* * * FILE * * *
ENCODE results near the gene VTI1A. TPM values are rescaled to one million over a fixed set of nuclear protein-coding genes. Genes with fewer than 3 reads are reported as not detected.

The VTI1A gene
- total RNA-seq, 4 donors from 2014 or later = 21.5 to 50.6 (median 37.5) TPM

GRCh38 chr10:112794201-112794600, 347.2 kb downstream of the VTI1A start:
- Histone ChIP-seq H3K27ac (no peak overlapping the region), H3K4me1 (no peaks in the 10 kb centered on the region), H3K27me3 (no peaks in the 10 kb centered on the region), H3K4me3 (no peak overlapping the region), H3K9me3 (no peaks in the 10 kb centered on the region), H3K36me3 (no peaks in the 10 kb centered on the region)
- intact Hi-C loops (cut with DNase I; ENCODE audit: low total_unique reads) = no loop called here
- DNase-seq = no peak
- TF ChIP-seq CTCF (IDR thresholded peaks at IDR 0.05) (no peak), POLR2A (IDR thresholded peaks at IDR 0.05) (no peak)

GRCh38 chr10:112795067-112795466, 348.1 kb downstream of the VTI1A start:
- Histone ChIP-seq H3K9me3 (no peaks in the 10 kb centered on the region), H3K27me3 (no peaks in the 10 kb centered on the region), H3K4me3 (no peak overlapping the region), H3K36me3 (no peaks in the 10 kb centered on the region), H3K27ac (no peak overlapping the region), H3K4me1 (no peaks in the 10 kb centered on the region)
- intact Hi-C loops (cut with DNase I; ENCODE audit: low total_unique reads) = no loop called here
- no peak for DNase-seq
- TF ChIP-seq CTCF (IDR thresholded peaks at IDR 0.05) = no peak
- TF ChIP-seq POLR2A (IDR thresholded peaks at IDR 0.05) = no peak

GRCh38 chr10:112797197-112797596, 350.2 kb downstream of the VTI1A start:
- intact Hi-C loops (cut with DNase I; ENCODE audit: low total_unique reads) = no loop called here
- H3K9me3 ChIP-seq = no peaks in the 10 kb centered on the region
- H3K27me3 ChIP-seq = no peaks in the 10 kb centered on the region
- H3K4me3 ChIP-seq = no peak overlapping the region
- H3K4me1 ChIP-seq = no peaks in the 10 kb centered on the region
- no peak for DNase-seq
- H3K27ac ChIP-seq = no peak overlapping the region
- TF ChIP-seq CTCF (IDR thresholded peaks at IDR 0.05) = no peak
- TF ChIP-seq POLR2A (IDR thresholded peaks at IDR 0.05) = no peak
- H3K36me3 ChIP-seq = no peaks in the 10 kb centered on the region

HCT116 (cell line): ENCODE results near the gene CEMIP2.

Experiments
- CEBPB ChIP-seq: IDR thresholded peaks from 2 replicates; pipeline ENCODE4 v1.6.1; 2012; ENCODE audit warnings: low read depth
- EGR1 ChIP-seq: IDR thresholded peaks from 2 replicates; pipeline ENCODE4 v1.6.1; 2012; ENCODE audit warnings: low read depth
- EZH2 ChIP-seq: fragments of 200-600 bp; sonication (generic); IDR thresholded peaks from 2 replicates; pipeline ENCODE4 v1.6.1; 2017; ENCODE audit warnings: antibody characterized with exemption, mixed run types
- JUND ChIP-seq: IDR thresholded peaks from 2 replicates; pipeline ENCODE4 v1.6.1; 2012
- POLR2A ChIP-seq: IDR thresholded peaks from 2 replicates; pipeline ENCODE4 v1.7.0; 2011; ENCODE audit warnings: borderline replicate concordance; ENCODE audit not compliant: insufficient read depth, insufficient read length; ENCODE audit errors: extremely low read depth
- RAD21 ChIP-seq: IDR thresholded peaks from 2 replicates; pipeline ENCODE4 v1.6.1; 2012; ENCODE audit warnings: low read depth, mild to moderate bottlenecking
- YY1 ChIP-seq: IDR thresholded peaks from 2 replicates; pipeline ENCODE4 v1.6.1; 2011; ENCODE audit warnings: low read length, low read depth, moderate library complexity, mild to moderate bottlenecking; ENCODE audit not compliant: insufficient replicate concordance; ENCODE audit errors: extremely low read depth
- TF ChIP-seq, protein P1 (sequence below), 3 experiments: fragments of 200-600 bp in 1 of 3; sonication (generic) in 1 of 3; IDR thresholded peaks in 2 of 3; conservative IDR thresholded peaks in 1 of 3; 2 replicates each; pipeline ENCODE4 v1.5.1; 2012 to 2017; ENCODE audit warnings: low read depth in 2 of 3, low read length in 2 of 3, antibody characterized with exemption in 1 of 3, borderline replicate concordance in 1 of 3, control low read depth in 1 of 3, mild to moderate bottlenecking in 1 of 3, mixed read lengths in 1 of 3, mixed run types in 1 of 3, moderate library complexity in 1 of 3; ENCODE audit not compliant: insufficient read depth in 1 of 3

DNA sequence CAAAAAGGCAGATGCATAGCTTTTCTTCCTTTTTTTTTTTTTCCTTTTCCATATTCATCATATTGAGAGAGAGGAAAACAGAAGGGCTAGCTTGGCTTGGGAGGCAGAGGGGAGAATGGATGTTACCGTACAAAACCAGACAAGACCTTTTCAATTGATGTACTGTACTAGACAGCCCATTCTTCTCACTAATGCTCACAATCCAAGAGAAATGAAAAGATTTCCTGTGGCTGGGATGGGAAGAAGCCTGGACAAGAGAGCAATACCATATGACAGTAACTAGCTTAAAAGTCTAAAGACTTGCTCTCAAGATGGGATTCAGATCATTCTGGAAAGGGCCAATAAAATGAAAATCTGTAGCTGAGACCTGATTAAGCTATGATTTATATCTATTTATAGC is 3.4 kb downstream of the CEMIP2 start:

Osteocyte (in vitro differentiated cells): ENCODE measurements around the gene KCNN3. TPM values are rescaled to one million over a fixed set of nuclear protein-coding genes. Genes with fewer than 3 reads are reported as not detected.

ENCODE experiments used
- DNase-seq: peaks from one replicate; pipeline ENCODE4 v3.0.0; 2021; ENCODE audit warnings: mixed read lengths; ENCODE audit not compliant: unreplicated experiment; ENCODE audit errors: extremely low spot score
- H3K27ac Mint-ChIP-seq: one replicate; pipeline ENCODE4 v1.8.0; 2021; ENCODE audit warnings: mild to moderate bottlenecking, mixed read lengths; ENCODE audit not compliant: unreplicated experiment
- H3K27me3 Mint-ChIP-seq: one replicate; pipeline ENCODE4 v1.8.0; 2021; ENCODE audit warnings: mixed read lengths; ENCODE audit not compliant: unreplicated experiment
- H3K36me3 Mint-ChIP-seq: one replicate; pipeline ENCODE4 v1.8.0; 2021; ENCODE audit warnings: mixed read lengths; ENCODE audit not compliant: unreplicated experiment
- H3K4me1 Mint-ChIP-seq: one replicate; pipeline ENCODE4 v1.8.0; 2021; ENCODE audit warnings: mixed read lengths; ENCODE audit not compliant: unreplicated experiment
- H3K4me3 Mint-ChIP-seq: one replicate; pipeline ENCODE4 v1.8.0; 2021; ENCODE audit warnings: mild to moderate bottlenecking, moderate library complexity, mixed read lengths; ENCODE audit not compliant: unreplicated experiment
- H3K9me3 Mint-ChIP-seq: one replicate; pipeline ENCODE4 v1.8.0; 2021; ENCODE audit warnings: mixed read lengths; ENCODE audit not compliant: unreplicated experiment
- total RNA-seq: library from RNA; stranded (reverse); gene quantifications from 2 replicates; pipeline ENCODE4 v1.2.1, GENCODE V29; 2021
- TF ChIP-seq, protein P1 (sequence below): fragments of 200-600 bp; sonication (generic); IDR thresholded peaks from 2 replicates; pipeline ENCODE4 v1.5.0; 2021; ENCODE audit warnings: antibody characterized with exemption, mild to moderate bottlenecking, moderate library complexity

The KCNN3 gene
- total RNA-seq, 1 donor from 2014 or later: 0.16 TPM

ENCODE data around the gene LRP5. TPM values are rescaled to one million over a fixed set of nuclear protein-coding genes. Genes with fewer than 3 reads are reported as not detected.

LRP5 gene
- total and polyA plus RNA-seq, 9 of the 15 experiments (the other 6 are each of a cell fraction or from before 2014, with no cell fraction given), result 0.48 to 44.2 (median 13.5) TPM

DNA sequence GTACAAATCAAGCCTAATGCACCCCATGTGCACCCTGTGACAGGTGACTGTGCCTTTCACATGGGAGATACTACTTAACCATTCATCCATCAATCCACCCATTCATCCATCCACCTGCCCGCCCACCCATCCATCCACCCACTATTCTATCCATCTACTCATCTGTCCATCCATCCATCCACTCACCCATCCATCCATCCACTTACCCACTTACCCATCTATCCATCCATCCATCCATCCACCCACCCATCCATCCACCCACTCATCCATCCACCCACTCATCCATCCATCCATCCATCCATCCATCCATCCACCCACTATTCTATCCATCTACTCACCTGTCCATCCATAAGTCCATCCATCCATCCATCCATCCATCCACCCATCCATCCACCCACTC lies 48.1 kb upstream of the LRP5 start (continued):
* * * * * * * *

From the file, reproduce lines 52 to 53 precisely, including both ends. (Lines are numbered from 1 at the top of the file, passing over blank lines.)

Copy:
- total and polyA plus RNA-seq, 9 of the 15 experiments (the other 6 are each of a cell fraction or from before 2014, with no cell fraction given), result 0.48 to 44.2 (median 13.5) TPM

DNA sequence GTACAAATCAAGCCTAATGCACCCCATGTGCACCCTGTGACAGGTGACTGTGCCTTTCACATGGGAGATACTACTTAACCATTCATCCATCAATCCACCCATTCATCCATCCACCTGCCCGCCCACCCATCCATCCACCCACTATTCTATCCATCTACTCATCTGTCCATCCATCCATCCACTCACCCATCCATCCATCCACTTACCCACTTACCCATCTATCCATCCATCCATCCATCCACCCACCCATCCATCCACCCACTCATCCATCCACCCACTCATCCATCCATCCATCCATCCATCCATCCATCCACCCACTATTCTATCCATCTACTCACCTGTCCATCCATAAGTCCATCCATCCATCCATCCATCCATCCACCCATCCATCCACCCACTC lies 48.1 kb upstream of the LRP5 start (continued):